The second day was dedicated to the role of mathematics in simulation. For centuries mathematics has been an important framework for describing the world and predicting what will happen in the future. As Küster, Kaminski, and Johannes Lenhard (Universität Bielefeld) suggested, however, several fundamental problems related to the nature of mathematics and its implementation in software raise questions about the extent to which we can always trust it. Tuesday afternoon also featured a lecture looking specifically at the use of computer simulations to understand biological systems in the cell.
“What I liked most about this Summer School was the exchange on
heavy epistemological questions, like what we are doing
with computers, and why we are doing it the way we are.”
— Ramon Alvarado, Philosophy of sciences student, University of Kansas
In a day focusing on social applications of simulation, empirical sociologist Nicole Saam (Friedrich-Alexander-University Erlangen-Nürnberg), presented a two-part lecture on the challenges facing social science simulation. “Computer simulations in the social sciences,” Saam said, “are mainly done either as theory-free microsimulations or on the basis of rational choice theory, although these approaches play a rather marginal role in sociology. What is missing are computer simulations on (different) theoretical fundaments.” Saam discussed several paradigms in sociology that are still lacking in suitable applications in computer simulation and explored the reasons for this with the participants. Primiero followed her lectures with a talk using an epistemological approach to think about case studies in agent-based simulation.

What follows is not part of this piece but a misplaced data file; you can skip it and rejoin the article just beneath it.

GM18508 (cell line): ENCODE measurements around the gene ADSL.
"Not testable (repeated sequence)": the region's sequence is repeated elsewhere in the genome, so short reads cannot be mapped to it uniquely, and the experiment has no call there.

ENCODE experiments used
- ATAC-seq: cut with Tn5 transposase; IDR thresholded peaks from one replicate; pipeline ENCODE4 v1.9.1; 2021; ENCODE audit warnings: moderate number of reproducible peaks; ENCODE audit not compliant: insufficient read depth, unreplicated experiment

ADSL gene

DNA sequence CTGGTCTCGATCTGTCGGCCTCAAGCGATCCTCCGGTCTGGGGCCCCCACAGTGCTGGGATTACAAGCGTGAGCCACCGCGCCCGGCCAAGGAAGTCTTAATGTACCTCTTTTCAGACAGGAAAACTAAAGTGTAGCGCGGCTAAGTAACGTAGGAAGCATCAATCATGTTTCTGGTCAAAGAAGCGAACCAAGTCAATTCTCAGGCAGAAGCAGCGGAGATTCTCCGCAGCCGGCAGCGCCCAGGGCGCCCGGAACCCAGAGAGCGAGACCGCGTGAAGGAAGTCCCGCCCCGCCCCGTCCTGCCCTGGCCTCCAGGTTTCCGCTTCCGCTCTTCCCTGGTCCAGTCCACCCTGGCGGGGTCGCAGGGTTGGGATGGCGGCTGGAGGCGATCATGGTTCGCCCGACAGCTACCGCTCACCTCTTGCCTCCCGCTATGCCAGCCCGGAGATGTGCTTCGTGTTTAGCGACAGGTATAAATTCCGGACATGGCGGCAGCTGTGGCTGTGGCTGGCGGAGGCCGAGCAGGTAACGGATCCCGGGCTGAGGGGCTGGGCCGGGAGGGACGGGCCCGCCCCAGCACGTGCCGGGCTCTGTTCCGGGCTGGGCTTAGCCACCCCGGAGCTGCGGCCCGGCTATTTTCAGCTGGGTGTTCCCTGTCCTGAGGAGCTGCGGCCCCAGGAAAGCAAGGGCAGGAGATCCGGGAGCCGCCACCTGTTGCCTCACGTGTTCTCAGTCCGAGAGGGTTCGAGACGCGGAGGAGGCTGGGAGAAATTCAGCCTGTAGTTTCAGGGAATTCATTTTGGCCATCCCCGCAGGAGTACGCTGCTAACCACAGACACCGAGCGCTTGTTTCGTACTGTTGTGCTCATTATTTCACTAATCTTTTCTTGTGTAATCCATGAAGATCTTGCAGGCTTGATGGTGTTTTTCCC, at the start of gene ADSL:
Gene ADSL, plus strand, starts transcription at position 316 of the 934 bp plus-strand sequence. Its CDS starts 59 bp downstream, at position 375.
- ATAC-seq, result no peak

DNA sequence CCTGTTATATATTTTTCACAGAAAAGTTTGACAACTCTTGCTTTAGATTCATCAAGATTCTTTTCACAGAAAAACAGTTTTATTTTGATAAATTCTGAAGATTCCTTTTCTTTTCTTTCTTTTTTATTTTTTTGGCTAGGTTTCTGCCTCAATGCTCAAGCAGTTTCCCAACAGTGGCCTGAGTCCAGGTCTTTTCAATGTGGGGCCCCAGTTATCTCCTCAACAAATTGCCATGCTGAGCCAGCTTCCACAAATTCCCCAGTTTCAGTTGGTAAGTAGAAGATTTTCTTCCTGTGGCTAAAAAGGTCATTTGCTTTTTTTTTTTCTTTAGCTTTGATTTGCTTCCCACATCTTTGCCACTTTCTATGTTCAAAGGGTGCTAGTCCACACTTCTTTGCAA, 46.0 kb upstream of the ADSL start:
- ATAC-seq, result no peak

Friday focused on the use of visualization in simulation and data analysis. Following a tour of the CAVE, a three-dimensional virtual reality environment at HLRS, Visualization Department Head Uwe Wössner discussed the opportunities and challenges related to the use of virtual reality in research and technology development. The lectures concluded with a talk by Angelo Verneulen (Delft University of Technology), a scientist and artist who is developing new concepts for starship development.
In addition to the featured lectures, the Summer School also included project presentations and hands-on tutorials by participants, as well as a field trip to the ZKM in Karlsruhe (Center for Art and Media), where HLRS Director Michael Resch held a lecture focusing on the lack of a coherent theory of computer simulation.
The start of a new collaboration among HLRS, Middlesex University, and Politecnico Milano
The decision to hold the first edition of this Summer School at HLRS in Stuttgart the result of its unique mandate. “The Department of Philosophy of Science & Technology of Computer Simulation,” Kaminski explained, “manages to close the gap between social science researchers interested in computation and their research subject. Philosophers and social scientists are able to study numeric scientific practice and the methodology of simulation at the same place where expertise in these fields is gathered.”
Considering the warm reception that Summer School received from its attendees, the organizers plan to deepen their collaboration and organize future events focusing on the intersection of philosophy, social science, and computer science. “We have considered the possibility of organizing a workshop in Milano around the end of next year,” Viola Schiaffonati revealed.
— Lena Bühler